Pansies (Viola x wittrockiana) are cute, colorful little flowers that are also prolific bloomers. Depending on your hardiness zone and what your summer climate is like, these flowers can bloom and grow for several months.
Pansies are typically biennials or short-lived perennials that gardeners often treat like annuals, especially in areas with colder winters.
No matter what life span the flowers have in your region, however, they can provide color for months, especially if you deadhead old, wilting blossoms.
Deadheading is a simple process that takes only a few minutes, and the reward is more color and new flowers.
Why Deadhead Pansies if They’re Not Perennials
Deadheading allows a plant to spend energy creating new flowers instead of developing seed pods after blossoms die. If you leave old flowers on a plant, you’ll still get some new flowers, but not nearly as many as you would with deadheading. Seed production, or reproduction, is the plant’s goal and takes too much of the plant’s energy and resources for the plant to continue blooming as much as it had before. By removing the old flowers, there are no seed pods to create, and all the plant’s energy can go toward creating new flowers that could produce seed pods themselves.
Even if pansies act as annuals in your area, and you plan to remove them before long, deadheading offers two advantages. One is that the pansies will look a lot better. Any flowers on the plant will be in great shape and very colorful. The other is that the plant will produce more blossoms, allowing you to keep some color in that section of the garden (or on your windowsill if the pansies are in a container) for a longer time. You won’t have to find another annual to put in that area for a while.
What if You Want Them to Self-Seed?
When pansies come back year after year, you most likely have not grown a perennial pansy. Instead, you’re probably seeing a new plant that grew from a seed from the previous pansy plant. If you leave spent blossoms on the plant and let the seed pods form, you can get some self-seeding once the seed pods dry out and burst open. However, it’s not guaranteed that those seeds will survive. If you want to try letting the pansies self-seed, you certainly can, but it’s still advisable to deadhead most of the wilted blossoms anyway.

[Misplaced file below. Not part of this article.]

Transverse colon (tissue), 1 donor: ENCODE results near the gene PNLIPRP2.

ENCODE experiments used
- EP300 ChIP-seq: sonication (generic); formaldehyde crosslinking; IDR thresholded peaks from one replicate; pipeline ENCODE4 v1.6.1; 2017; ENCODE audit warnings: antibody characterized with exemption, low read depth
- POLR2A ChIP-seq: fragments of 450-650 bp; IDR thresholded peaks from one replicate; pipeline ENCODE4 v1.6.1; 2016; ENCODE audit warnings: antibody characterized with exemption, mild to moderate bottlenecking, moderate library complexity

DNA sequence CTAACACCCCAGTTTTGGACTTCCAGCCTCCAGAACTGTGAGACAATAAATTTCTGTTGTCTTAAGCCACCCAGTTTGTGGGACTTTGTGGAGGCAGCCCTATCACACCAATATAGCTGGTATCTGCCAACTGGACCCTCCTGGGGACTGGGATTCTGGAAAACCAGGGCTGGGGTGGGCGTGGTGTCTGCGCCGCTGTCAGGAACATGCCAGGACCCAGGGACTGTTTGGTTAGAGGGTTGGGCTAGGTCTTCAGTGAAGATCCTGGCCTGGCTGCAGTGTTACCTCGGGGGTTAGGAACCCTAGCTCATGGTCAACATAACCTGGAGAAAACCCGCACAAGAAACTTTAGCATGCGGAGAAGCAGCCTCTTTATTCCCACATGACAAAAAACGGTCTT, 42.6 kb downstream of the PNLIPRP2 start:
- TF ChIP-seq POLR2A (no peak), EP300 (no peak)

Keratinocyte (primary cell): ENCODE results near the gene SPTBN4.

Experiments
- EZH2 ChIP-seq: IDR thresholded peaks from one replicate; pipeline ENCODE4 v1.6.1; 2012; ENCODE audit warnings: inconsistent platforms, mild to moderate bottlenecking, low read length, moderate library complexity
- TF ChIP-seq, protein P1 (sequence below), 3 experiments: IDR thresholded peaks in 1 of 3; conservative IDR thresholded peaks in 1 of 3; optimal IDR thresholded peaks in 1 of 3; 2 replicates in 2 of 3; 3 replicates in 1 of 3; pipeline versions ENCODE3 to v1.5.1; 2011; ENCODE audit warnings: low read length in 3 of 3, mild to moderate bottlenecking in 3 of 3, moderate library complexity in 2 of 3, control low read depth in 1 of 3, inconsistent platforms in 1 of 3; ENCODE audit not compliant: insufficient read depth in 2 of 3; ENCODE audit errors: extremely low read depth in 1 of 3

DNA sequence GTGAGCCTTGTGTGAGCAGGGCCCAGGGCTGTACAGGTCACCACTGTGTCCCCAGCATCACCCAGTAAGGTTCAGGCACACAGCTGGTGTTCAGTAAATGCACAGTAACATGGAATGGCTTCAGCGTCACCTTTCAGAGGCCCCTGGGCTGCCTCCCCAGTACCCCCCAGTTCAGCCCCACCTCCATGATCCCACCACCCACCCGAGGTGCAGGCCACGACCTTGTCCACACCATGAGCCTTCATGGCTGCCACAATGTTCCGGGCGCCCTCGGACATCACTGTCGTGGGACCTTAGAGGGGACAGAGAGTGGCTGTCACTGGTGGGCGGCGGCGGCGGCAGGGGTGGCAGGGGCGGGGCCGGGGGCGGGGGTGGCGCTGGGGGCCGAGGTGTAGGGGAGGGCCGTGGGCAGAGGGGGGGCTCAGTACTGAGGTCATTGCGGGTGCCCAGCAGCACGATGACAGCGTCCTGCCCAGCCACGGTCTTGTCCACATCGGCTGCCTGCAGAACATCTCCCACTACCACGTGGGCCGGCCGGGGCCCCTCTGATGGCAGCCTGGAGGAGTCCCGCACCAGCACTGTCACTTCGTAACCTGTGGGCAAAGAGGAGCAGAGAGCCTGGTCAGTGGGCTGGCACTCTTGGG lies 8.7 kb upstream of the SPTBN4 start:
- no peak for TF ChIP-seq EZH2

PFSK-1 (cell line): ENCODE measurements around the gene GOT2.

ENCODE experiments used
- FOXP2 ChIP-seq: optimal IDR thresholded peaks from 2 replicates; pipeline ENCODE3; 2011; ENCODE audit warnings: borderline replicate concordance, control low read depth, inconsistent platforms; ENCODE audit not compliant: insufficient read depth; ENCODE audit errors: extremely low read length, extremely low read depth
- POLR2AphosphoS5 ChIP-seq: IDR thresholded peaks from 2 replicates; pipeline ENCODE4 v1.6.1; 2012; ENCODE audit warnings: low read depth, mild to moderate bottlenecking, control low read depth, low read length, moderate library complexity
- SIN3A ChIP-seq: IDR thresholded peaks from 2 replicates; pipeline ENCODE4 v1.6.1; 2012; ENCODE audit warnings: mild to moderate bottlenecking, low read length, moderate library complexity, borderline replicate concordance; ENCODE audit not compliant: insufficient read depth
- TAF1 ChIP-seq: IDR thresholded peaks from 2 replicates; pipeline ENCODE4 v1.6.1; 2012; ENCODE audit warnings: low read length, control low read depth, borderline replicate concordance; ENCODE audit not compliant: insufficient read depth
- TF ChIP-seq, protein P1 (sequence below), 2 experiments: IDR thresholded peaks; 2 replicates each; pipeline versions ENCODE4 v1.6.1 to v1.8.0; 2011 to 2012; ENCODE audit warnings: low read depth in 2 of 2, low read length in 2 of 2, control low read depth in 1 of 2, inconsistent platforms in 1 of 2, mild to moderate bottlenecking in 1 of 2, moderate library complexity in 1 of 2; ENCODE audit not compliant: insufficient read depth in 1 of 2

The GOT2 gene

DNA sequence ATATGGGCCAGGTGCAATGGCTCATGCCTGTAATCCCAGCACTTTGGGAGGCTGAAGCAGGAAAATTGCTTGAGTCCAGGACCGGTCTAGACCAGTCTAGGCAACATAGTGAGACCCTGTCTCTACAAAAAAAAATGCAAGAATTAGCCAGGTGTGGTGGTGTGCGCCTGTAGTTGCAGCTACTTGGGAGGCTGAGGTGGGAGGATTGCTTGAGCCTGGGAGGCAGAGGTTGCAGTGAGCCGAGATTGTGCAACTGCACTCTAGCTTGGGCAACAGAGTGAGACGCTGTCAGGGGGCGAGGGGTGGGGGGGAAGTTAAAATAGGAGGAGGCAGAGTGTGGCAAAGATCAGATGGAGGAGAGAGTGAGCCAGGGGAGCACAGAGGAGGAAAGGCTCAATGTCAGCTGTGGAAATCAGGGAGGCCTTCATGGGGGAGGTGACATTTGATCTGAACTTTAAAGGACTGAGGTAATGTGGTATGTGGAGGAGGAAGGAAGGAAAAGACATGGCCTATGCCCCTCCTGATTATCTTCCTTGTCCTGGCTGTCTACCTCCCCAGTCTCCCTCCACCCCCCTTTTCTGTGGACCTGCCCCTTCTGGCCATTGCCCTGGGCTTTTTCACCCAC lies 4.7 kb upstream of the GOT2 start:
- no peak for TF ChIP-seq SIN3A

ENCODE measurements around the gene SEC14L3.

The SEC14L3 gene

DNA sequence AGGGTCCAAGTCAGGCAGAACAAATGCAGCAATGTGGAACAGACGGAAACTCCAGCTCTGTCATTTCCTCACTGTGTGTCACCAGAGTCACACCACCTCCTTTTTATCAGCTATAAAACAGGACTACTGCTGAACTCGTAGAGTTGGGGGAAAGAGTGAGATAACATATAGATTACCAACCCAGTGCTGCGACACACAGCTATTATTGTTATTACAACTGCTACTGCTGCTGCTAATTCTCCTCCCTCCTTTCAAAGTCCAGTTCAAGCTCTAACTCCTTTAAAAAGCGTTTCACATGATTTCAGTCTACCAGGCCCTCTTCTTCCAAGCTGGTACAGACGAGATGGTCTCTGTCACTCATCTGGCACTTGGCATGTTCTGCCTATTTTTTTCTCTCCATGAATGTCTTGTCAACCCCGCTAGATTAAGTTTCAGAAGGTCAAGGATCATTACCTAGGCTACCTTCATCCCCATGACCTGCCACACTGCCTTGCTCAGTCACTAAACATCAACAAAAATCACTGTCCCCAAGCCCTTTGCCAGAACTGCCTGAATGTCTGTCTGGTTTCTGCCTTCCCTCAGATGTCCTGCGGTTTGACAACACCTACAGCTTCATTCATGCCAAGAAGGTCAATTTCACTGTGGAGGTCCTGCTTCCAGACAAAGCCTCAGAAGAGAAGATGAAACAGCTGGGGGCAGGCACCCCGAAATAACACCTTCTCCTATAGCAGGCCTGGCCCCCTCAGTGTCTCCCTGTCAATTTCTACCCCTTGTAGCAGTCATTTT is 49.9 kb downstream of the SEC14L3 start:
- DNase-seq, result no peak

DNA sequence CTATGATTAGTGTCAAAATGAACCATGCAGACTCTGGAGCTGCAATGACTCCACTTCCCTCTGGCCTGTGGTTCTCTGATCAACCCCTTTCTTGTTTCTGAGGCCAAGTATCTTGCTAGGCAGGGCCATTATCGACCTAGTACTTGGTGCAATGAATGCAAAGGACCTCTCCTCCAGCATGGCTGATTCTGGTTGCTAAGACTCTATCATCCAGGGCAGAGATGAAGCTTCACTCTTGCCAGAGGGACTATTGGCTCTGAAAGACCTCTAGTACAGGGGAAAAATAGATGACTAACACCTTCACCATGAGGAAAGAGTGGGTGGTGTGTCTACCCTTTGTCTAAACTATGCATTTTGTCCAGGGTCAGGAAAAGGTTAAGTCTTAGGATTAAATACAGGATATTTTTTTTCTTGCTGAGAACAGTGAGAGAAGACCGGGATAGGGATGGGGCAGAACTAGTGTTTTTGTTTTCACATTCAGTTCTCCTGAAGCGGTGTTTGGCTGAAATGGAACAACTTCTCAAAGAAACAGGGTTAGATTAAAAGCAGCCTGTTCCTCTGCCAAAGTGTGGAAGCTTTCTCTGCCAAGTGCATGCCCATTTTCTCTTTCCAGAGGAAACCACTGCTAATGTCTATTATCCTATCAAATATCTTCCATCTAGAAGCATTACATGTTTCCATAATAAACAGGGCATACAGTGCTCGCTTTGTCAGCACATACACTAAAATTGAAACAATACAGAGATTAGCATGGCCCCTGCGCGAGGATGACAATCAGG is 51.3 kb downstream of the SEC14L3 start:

Look for Seed Pods
When you’re ready to deadhead, don’t just rip off the old flower. Look behind each wilted bloom for that small seed pod. Depending on how quickly you examine the flower after it starts to wilt, you might not see anything; however, if you delay deadheading, do check. You need to be sure you remove that, too, because taking off just the flower won’t help if the seed pod has already started to form.
Clipping and Pinching Both Work, but Pinching Is More Exact
You can either clip off old blossoms with small clippers or use your fingers to pinch the blossoms off. Using your fingers lets you be more exact because you will know exactly which stem you’re grabbing. With clippers, there’s always the chance that you could accidentally cut an additional stem by mistake if one gets caught in the clipper blades. If you haven’t deadheaded a flower by pinching before, it’s exactly what it sounds like; take your thumb and forefinger and literally pinch the stem at the point you want to separate, with your other hand holding the rest of the stem in place. Quickly rip off that top part of the stem.
Aim for Just Above the First Leaf Under the Blossom
When you pinch or clip, look for the first leaf on the stem under the blossom and seed pod. Do not confuse the sepals with leaves. The sepals are the green, leaflike structures right under the blossom that seem to cradle the petals and interior structures. You want to look lower down on the stem for the uppermost leaf. Pinch or clip the stem right above where that leaf joins the stem.
If you deadhead pansies, check the plant every couple of days. When pansies bloom, they bloom a lot, and as you deadhead you’ll find more and more blossoms appearing daily – which, of course, eventually wilt. Skipping even a few days can result in more wilted flowers and growing seed pods than you’d like.
If you live in an area with hot summers, the blossoms will eventually stop appearing as the temperatures rise. At that point, it’s best to remove the pansies and plant something else. This is another reason why you want to deadhead pansies instead of letting them self-seed; there will be more nutritional resources in the soil for the new plants you add to the area, instead of having these seeds compete for moisture and space.
“Leggy” pansies can be an issue in warmer weather, with more green foliage growing and making the plant look a bit scruffy. Trimming extra greenery can help the plant; look for leaves and stems that are older. Cut those about one-third down, above another leaf on the stem.